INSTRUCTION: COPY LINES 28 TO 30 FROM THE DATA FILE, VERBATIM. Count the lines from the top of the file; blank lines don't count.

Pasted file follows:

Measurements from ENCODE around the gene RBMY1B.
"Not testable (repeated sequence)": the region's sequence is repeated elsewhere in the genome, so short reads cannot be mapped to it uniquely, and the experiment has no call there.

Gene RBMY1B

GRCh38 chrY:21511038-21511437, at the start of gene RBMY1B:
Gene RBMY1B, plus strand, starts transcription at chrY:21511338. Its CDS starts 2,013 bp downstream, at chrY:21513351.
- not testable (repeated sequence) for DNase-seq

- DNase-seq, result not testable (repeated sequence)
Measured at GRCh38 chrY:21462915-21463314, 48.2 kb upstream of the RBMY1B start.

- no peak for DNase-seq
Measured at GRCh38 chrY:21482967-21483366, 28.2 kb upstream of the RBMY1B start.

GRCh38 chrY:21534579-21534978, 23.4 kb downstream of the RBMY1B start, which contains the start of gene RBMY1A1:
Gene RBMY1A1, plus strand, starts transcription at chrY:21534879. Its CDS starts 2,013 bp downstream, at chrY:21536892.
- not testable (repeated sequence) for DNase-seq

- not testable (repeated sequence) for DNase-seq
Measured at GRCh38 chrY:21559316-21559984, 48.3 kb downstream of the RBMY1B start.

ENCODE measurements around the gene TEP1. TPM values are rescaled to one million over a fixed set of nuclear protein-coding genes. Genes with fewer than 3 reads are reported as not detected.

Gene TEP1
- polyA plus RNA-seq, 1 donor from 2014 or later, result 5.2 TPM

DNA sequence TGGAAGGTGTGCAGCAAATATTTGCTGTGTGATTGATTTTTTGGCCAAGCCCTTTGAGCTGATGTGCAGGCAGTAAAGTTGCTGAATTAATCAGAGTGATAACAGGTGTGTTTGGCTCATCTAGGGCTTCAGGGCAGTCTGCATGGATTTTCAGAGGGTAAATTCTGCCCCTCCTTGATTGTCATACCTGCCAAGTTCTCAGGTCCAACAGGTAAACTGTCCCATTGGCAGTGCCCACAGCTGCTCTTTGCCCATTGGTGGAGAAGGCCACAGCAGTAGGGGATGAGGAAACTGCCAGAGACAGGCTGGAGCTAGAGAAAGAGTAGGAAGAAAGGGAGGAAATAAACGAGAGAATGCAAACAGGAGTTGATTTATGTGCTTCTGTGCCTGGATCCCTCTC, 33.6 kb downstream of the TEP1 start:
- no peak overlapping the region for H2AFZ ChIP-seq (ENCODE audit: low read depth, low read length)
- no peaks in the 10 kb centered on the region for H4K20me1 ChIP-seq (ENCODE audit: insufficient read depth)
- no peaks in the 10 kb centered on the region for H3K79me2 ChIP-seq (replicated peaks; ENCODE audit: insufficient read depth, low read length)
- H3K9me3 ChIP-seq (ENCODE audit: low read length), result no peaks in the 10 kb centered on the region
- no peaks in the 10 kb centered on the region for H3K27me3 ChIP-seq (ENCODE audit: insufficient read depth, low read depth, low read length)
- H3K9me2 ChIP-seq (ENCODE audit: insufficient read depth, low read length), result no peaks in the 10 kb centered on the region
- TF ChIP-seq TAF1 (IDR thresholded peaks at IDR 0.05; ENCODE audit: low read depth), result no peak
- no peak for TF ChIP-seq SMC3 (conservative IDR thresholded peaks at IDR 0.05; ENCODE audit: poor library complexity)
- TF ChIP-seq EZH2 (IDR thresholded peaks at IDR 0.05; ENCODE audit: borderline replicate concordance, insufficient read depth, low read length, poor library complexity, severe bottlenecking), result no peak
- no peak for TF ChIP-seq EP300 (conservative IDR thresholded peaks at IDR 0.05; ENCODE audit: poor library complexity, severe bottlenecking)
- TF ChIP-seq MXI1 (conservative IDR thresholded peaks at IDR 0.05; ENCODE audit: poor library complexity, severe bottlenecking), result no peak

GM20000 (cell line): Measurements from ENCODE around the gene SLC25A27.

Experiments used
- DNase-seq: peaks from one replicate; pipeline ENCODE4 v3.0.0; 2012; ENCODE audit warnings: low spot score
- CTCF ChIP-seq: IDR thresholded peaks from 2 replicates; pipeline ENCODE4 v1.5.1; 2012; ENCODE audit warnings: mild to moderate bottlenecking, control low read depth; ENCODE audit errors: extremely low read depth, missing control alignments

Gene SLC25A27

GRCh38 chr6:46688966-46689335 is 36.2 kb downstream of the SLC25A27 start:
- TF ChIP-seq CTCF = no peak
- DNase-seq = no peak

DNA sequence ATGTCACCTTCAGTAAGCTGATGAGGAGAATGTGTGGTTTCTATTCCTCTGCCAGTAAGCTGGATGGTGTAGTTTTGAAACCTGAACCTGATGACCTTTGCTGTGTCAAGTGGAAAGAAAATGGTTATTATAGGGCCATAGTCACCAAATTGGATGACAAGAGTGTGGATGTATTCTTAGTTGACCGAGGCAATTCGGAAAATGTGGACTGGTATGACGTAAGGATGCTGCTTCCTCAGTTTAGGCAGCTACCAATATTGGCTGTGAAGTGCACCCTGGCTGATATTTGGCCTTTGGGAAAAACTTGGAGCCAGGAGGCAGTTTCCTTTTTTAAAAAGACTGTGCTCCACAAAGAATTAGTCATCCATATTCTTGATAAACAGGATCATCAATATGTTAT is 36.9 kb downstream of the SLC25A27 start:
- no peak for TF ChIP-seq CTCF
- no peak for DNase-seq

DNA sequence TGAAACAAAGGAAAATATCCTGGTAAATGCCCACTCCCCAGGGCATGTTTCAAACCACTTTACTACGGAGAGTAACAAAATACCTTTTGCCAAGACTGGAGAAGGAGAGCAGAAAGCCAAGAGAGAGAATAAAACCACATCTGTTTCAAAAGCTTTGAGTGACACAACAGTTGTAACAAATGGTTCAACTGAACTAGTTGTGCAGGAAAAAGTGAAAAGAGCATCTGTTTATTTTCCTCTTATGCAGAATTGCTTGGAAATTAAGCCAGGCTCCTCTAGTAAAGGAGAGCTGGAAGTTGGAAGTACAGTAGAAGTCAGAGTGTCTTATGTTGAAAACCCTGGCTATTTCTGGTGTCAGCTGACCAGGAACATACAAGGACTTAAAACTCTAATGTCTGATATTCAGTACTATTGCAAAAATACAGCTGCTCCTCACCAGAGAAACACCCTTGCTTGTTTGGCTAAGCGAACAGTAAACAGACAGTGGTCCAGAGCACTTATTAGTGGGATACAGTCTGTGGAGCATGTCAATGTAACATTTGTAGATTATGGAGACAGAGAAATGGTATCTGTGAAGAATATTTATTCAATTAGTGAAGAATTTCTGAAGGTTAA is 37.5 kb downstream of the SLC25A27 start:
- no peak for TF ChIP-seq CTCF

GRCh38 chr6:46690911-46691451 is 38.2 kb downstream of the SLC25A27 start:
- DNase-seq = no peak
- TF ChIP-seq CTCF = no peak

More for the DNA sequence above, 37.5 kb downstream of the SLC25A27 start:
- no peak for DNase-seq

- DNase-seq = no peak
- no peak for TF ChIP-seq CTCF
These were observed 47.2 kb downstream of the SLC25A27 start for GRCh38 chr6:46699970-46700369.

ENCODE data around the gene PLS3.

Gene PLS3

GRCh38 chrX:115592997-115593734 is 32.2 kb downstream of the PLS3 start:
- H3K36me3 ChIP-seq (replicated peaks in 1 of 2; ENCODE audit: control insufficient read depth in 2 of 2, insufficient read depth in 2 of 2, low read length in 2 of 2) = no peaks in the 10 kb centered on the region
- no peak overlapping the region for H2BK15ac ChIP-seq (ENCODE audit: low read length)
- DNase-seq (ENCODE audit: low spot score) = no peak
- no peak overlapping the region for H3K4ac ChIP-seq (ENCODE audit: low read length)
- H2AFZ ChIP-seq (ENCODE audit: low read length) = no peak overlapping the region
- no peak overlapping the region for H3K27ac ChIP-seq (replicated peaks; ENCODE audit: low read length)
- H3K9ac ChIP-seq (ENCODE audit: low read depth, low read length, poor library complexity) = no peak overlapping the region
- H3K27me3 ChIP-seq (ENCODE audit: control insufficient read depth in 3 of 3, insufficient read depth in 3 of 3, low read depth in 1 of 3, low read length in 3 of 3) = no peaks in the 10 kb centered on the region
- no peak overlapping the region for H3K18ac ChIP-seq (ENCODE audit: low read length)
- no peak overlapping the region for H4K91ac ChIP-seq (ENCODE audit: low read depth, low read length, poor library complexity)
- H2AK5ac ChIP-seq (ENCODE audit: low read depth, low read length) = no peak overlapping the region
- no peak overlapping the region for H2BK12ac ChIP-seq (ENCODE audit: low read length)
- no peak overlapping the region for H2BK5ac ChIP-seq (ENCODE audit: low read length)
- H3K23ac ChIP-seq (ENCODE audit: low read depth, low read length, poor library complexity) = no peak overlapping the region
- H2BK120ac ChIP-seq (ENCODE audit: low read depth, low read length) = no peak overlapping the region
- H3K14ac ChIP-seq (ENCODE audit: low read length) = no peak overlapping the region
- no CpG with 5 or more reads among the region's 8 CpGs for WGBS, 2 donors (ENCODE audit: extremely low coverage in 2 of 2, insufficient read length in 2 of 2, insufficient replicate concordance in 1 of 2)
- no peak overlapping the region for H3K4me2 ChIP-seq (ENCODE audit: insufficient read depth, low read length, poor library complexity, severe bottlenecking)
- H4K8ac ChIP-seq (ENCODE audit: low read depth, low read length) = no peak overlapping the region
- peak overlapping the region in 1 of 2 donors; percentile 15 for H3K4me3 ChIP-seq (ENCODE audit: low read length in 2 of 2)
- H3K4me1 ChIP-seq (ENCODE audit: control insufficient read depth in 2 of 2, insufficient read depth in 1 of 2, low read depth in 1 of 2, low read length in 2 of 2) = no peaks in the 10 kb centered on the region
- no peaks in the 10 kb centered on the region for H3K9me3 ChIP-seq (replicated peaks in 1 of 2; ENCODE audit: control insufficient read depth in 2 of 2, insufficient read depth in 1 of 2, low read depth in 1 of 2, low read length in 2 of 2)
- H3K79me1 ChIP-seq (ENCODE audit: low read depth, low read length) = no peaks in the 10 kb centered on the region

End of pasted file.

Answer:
- TF ChIP-seq EZH2 (IDR thresholded peaks at IDR 0.05; ENCODE audit: borderline replicate concordance, insufficient read depth, low read length, poor library complexity, severe bottlenecking), result no peak
- no peak for TF ChIP-seq EP300 (conservative IDR thresholded peaks at IDR 0.05; ENCODE audit: poor library complexity, severe bottlenecking)
- TF ChIP-seq MXI1 (conservative IDR thresholded peaks at IDR 0.05; ENCODE audit: poor library complexity, severe bottlenecking), result no peak